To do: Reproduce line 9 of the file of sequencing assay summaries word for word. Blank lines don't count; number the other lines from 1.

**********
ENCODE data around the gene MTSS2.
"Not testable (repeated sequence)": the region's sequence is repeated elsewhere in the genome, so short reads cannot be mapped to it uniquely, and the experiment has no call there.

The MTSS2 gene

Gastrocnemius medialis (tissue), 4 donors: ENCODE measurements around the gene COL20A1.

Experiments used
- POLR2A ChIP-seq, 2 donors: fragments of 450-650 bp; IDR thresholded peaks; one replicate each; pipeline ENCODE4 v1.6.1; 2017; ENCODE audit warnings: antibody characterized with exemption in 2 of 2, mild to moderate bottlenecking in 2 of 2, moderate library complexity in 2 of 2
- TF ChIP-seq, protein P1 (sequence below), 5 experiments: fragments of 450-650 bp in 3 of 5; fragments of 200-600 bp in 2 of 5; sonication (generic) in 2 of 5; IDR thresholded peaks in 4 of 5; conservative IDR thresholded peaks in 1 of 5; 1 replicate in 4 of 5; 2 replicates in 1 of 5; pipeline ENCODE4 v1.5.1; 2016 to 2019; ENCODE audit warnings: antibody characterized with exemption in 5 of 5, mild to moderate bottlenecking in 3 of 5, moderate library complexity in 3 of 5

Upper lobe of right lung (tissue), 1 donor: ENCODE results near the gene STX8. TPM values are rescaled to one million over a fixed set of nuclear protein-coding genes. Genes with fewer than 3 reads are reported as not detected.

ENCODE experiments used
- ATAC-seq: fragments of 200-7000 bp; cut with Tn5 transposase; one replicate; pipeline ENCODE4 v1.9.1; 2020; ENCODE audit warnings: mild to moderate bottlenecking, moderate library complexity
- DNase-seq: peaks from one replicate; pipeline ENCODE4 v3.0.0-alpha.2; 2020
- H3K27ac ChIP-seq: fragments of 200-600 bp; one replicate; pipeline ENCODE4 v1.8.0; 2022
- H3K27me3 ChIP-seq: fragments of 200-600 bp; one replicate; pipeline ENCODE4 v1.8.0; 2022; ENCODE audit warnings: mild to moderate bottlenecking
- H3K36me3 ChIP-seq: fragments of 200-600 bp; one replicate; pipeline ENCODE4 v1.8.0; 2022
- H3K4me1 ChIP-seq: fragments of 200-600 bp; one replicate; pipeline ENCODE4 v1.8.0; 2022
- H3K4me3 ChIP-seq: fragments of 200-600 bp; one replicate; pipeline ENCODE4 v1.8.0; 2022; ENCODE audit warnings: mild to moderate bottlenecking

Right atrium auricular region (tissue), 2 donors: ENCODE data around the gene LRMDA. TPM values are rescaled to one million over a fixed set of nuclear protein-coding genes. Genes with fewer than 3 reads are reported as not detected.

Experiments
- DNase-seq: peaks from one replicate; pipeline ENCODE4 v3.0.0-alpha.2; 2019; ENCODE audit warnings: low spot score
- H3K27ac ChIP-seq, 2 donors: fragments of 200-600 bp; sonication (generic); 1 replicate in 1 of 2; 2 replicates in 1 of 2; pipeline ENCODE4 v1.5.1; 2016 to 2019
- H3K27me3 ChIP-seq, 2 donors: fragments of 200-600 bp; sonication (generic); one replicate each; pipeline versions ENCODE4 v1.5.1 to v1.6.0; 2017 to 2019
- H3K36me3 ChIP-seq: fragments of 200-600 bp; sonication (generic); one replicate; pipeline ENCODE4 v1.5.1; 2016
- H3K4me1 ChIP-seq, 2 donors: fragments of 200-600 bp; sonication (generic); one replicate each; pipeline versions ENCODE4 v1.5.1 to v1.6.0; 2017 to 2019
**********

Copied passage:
ENCODE experiments used